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Unitaid News Late summer 2019: Midterm strategy review issue

CONTENTS:

1. On track: Unitaid’s five-year strategy is paying off

2. Mixing and matching: the importance of tailoring care to each patient’s needs

3. Behind the scenes with Unitaid Executive Officer Claudia Diebold

On track: Unitaid’s five-year strategy is paying off

Over the first several months of 2019, Unitaid took a long look in the mirror through its midterm strategy review. The review sought to find out how well the organization was faring in meeting its objectives for 2017-2021. Was Unitaid truly connecting the most promising health innovations with people who need them? Had the organization been bold, relevant, forward looking? What have we learned, and what challenges lie ahead?

Now the results are in, and they’re encouraging. Among them: Unitaid signed 21 new grant projects during the first two years of the strategy, saw its portfolio grow by a third in value, saved US$110 million in costs by refining projects for the greatest efficiency, expanded its roster of partners, and shrank the amount of time it takes to get new grants off the ground.

“Our strategy was set up to catalyze access to innovations so we can have an impact on the ground,” Unitaid Chief of Staff Sanne Wendes said. “Our midterm strategy is telling us that we are on track, that we are successful in addressing some of the toughest challenges in our markets, and that this is having an impact on a global scale.”

Innovations from the strategy’s first half include HIV self-testing, new-generation bed nets and preventive treatment for malaria, and an initiative that employs artificial intelligence to diagnose cervical cancer, a common cause of death among women living with HIV. Unitaid is increasing access to more than 60 new health products—things like better, more affordable medicines and diagnostic tests.

The fact that Unitaid-piloted innovations are designed to be scaled up by partner organizations is more and more visible: 16 million children are receiving seasonal malaria chemoprevention in Africa now that Unitaid’s ACCESS SMC innovation has been scaled up by the Global Fund and other partners. HIV self-tests are already reaching five million people a year and are expected to significantly decrease the number of people who are unaware that they have the virus.

Other progress noted in the midterm review:

  • Unitaid’s tuberculosis portfolio was substantially replenished with US$ 116 million in new investments.
  • Unitaid focused harder on disease prevention, in line with global health strategies. Prevention projects represented 21 percent of the organization’s portfolio in 2018, up from 5 percent in 2016.
  • Battling drug-resistant microbes figured more prominently than ever in Unitaid’s work.
  • The organization is proving agile in seizing opportunities.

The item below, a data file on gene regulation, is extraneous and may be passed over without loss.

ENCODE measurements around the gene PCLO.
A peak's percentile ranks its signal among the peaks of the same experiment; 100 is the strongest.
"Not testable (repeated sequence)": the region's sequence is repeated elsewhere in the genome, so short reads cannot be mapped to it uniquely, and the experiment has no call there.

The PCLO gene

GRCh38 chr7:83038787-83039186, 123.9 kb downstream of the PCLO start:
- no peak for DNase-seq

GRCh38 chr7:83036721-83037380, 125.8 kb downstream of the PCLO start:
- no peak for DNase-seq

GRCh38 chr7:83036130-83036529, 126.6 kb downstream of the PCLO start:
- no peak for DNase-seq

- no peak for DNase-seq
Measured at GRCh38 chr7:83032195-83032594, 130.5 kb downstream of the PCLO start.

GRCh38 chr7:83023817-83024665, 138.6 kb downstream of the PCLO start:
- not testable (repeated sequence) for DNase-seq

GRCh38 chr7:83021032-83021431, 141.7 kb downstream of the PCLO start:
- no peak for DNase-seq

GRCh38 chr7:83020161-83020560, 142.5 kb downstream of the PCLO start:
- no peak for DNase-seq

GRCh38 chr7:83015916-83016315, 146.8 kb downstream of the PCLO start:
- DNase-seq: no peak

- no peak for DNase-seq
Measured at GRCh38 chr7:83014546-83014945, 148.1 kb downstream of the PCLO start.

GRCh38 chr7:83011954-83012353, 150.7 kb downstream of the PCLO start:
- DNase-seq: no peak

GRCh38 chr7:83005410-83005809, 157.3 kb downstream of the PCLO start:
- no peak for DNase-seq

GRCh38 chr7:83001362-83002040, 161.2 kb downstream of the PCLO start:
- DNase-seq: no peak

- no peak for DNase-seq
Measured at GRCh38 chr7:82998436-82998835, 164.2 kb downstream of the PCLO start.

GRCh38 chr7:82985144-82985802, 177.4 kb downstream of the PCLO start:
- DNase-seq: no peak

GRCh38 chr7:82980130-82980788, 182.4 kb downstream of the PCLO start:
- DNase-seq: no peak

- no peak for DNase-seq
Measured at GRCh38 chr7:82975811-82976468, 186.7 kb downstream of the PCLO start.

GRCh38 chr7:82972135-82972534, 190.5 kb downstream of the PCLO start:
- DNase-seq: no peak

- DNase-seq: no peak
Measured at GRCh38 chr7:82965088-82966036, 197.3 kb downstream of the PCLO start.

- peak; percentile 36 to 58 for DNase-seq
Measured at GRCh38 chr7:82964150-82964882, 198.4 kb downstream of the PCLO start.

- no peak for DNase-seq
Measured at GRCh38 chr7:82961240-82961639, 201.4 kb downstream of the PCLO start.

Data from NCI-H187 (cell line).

The midterm review also identified global health challenges that will demand innovative drugs, tools and ideas; common medicines are failing under an onslaught of superbugs, disease burdens are changing. Financing is shifting as global resources plateau and countries work to fill the gap. New approaches and partnerships will be needed to make sure innovations are scaled up for the greatest impact.

Mixing and matching: the importance of tailoring care to each patient’s needs

In 2016, Unitaid predicted that finding new ways to combine health services would become more and more necessary if global health goals were to be reached. This type of streamlining—TB testing in pediatric clinics, malaria prevention with prenatal care, multiple diseases diagnosed on a single machine, and so on—would not only cure more patients, but help make the most of the limited finances available for global health.

“Years ago, Unitaid made a commitment to look at more integrated approaches, and that’s what we’re doing. Nearly three-quarters of our projects now include integration. And it’s having an impact,” said Philippe Duneton, Unitaid’s deputy executive director.

A notable example, Duneton said, can be found in Unitaid-funded projects that are using Xpert machines from tuberculosis programs to diagnose HIV in infants.

Integrating health care saves lives and resources

Behind the scenes

Claudia Diebold joined Unitaid in 2017 as executive officer. Her job is to provide strategic advice to the executive director and the senior management team. She also works on cross-department strategies and special initiatives, including the latest midterm strategy review.

Here she talks about why the review was important, and how it came together:

Claudia Diebold. Photo: Unitaid

The midterm review was an exciting project that involved many different teams from the secretariat. We reached out to some of our key partners to understand what they think about Unitaid and to receive independent input. We also interviewed our board members. It was both an internal and an external exercise, getting feedback from many different stakeholders.

We looked at all of our grants, and at the progress we’ve made so far. It was great to see Unitaid's impact, the lives and resources saved when our innovations are scaled up through our partners and country governments.

I think it’s important for an organization to understand whether its strategy is still relevant. Our strategy is for five years, and because we work in innovation—an area that evolves so quickly—we need to understand if the objectives we set for ourselves are still relevant.

The midterm review helps us understand some of the new trends in the global health response, such as the fact that there is more resistance to medicines, that disease burdens are changing. We need to keep evolving with those changes to really make an impact on people’s lives.

Credits:

Unitaid

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